The question of whether schools affect student achievement has been debated ever since the publication of James C. Coleman’s landmark 1966 study, “Equality of Educational Opportunity” — commonly known as the Coleman Report.
Coleman was not an educator but a sociologist who pioneered the use of large data sets to ask and answer large policy questions. He and his colleagues came to a conclusion that shocked many people at the time — they found that schools have less of an effect on student achievement than the qualities that students bring with them.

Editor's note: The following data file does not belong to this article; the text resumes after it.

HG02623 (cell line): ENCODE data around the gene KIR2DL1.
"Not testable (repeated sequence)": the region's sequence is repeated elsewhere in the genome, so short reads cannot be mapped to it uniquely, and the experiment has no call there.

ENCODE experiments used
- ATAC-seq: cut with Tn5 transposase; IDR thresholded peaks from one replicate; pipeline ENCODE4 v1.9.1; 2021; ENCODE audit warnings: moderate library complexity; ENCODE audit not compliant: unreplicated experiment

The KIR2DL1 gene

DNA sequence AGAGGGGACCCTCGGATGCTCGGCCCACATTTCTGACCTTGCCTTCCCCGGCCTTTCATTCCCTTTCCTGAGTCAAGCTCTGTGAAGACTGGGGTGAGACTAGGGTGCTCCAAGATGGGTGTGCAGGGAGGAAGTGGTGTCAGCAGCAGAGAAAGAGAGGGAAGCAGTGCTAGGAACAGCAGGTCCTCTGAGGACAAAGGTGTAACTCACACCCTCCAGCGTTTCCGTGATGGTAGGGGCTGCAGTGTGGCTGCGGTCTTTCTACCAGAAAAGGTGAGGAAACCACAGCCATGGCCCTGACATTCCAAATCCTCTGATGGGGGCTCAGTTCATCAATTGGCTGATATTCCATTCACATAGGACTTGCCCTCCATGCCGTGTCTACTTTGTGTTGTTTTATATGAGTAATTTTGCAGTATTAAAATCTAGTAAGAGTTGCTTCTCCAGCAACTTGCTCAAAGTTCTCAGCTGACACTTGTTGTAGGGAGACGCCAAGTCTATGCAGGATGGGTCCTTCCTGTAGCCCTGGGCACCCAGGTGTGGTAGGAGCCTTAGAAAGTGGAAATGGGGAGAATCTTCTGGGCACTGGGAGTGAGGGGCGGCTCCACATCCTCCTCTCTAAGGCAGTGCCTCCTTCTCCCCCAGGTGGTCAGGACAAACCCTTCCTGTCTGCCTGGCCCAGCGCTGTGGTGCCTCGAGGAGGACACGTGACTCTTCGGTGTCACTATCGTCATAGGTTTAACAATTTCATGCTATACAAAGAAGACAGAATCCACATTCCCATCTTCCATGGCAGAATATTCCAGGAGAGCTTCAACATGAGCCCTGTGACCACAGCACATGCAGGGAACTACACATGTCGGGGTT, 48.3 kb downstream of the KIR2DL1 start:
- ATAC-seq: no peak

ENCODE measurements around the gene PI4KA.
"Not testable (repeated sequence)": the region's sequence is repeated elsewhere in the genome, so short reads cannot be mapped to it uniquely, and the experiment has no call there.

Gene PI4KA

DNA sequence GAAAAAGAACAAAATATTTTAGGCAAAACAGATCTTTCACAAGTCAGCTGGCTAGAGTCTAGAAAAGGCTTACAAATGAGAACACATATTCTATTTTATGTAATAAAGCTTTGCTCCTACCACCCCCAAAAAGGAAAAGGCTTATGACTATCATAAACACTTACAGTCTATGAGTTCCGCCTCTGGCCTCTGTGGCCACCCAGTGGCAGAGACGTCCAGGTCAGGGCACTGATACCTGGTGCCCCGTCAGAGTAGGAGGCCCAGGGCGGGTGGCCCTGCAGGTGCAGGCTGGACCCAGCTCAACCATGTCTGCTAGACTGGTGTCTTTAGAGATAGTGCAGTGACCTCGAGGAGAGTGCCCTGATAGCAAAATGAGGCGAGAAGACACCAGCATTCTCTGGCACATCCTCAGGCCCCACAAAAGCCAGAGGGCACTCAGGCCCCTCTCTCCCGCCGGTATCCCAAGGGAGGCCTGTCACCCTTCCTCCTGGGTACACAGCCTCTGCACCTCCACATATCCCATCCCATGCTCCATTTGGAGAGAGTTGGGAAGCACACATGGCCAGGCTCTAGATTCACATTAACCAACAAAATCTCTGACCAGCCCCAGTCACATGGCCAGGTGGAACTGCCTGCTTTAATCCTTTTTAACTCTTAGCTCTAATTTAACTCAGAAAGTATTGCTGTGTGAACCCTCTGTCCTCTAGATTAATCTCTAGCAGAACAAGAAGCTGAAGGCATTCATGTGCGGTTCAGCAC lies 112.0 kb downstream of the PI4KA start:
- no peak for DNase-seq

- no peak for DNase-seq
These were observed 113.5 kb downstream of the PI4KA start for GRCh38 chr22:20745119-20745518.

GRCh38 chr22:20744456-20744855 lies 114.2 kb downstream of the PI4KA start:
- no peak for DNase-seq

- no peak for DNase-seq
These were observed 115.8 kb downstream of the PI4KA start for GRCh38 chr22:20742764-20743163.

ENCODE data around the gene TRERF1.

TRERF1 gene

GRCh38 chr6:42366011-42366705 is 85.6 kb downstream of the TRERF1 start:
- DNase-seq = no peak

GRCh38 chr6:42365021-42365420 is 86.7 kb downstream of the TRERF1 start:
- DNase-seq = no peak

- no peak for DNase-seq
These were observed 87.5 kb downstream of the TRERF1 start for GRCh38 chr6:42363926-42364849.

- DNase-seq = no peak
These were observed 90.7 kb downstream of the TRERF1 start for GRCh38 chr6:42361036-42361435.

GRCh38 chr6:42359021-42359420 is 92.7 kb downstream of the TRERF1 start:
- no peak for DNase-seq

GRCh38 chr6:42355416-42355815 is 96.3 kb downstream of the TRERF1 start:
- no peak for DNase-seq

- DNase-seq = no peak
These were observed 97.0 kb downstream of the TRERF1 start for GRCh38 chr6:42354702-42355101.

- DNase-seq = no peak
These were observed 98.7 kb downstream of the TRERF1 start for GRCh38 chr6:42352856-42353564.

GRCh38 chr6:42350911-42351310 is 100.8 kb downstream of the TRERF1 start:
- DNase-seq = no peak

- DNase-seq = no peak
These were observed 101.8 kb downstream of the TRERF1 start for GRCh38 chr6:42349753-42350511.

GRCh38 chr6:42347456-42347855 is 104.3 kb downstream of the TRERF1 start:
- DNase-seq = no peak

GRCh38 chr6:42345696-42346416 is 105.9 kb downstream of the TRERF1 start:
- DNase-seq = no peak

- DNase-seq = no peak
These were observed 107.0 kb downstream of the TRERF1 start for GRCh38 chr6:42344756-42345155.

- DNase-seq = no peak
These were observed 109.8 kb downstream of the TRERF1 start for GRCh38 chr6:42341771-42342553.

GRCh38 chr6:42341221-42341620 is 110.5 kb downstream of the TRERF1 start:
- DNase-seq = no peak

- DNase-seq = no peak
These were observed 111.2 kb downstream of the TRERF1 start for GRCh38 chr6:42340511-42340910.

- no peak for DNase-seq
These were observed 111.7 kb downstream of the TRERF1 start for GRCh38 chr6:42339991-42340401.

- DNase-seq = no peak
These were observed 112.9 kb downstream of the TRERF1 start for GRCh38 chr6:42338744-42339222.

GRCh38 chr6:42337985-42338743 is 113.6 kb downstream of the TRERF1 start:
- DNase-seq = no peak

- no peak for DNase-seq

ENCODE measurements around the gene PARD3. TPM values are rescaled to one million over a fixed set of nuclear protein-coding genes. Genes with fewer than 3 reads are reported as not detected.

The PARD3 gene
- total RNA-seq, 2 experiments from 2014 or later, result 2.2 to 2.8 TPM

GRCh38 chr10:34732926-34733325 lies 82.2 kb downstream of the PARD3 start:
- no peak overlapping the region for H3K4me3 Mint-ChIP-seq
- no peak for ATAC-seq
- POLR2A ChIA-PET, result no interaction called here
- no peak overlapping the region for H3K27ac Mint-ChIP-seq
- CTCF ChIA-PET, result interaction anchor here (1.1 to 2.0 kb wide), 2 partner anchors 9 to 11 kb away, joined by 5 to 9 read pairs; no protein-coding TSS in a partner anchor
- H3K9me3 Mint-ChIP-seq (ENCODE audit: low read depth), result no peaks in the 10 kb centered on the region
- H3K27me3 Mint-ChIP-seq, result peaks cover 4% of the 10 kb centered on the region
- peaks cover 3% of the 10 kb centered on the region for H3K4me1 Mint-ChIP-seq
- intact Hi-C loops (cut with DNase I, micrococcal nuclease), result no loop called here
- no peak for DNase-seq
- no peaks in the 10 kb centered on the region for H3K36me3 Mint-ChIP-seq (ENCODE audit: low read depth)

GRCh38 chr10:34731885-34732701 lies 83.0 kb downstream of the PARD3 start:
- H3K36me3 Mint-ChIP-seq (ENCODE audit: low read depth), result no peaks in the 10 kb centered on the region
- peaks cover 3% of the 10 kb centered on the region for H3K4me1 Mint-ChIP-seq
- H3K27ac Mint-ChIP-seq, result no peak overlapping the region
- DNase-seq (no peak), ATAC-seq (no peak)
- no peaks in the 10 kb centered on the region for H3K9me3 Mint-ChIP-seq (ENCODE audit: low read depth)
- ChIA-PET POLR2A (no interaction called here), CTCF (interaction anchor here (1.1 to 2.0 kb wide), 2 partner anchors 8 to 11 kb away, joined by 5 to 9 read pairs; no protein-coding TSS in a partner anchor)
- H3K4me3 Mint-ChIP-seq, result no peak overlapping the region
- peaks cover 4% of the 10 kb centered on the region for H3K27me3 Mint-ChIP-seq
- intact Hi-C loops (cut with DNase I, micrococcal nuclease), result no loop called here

Coleman didn’t find that schools have no effect. But the Coleman Report has led to a whole line of education research arguing that the characteristics students bring with them (socioeconomic background, education of their parents, nutrition, etc.) are paramount, and what schools do to improve academic achievement is secondary at best.
Read the full article on The Huffington Post Education.